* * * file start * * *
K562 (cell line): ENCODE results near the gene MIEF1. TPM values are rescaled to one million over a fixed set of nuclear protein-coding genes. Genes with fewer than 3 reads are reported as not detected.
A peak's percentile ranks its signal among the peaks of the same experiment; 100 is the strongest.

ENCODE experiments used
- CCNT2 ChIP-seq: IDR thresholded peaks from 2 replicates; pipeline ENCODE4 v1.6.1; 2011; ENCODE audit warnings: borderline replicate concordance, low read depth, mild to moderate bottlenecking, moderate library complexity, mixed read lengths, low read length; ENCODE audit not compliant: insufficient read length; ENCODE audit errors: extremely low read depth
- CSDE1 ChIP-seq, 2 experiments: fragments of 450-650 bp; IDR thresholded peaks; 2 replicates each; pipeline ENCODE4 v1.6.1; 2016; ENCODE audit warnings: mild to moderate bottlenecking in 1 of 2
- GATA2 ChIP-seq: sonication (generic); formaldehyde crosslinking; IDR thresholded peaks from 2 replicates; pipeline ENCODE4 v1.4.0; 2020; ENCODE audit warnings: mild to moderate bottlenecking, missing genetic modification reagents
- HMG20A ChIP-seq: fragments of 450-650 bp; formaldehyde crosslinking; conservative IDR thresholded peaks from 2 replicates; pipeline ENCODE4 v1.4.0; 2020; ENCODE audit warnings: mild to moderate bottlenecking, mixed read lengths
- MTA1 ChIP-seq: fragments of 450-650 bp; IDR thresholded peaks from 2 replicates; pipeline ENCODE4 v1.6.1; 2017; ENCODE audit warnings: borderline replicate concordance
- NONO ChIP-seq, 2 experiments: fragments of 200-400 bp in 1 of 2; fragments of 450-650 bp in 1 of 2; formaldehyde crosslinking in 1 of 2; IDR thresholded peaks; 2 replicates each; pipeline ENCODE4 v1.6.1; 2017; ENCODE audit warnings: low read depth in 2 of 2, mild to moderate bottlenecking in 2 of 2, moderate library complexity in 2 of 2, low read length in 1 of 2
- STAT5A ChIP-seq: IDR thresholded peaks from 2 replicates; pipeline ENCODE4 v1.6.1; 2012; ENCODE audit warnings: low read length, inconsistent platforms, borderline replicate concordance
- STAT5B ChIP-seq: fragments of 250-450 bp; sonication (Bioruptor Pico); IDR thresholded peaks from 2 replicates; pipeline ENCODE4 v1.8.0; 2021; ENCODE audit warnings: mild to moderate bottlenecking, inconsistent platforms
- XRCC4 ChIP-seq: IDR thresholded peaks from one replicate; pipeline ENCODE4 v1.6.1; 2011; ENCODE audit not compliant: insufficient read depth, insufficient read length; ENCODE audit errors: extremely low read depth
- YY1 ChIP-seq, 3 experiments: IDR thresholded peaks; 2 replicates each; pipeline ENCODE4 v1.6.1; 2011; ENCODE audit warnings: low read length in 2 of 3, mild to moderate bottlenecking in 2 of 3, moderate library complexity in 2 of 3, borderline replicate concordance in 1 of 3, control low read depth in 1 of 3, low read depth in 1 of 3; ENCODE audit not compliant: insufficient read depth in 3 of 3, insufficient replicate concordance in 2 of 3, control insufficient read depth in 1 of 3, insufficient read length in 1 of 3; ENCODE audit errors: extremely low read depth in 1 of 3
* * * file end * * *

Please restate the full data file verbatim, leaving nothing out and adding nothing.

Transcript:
K562 (cell line): ENCODE results near the gene MIEF1. TPM values are rescaled to one million over a fixed set of nuclear protein-coding genes. Genes with fewer than 3 reads are reported as not detected.
A peak's percentile ranks its signal among the peaks of the same experiment; 100 is the strongest.

ENCODE experiments used
- CCNT2 ChIP-seq: IDR thresholded peaks from 2 replicates; pipeline ENCODE4 v1.6.1; 2011; ENCODE audit warnings: borderline replicate concordance, low read depth, mild to moderate bottlenecking, moderate library complexity, mixed read lengths, low read length; ENCODE audit not compliant: insufficient read length; ENCODE audit errors: extremely low read depth
- CSDE1 ChIP-seq, 2 experiments: fragments of 450-650 bp; IDR thresholded peaks; 2 replicates each; pipeline ENCODE4 v1.6.1; 2016; ENCODE audit warnings: mild to moderate bottlenecking in 1 of 2
- GATA2 ChIP-seq: sonication (generic); formaldehyde crosslinking; IDR thresholded peaks from 2 replicates; pipeline ENCODE4 v1.4.0; 2020; ENCODE audit warnings: mild to moderate bottlenecking, missing genetic modification reagents
- HMG20A ChIP-seq: fragments of 450-650 bp; formaldehyde crosslinking; conservative IDR thresholded peaks from 2 replicates; pipeline ENCODE4 v1.4.0; 2020; ENCODE audit warnings: mild to moderate bottlenecking, mixed read lengths
- MTA1 ChIP-seq: fragments of 450-650 bp; IDR thresholded peaks from 2 replicates; pipeline ENCODE4 v1.6.1; 2017; ENCODE audit warnings: borderline replicate concordance
- NONO ChIP-seq, 2 experiments: fragments of 200-400 bp in 1 of 2; fragments of 450-650 bp in 1 of 2; formaldehyde crosslinking in 1 of 2; IDR thresholded peaks; 2 replicates each; pipeline ENCODE4 v1.6.1; 2017; ENCODE audit warnings: low read depth in 2 of 2, mild to moderate bottlenecking in 2 of 2, moderate library complexity in 2 of 2, low read length in 1 of 2
- STAT5A ChIP-seq: IDR thresholded peaks from 2 replicates; pipeline ENCODE4 v1.6.1; 2012; ENCODE audit warnings: low read length, inconsistent platforms, borderline replicate concordance
- STAT5B ChIP-seq: fragments of 250-450 bp; sonication (Bioruptor Pico); IDR thresholded peaks from 2 replicates; pipeline ENCODE4 v1.8.0; 2021; ENCODE audit warnings: mild to moderate bottlenecking, inconsistent platforms
- XRCC4 ChIP-seq: IDR thresholded peaks from one replicate; pipeline ENCODE4 v1.6.1; 2011; ENCODE audit not compliant: insufficient read depth, insufficient read length; ENCODE audit errors: extremely low read depth
- YY1 ChIP-seq, 3 experiments: IDR thresholded peaks; 2 replicates each; pipeline ENCODE4 v1.6.1; 2011; ENCODE audit warnings: low read length in 2 of 3, mild to moderate bottlenecking in 2 of 3, moderate library complexity in 2 of 3, borderline replicate concordance in 1 of 3, control low read depth in 1 of 3, low read depth in 1 of 3; ENCODE audit not compliant: insufficient read depth in 3 of 3, insufficient replicate concordance in 2 of 3, control insufficient read depth in 1 of 3, insufficient read length in 1 of 3; ENCODE audit errors: extremely low read depth in 1 of 3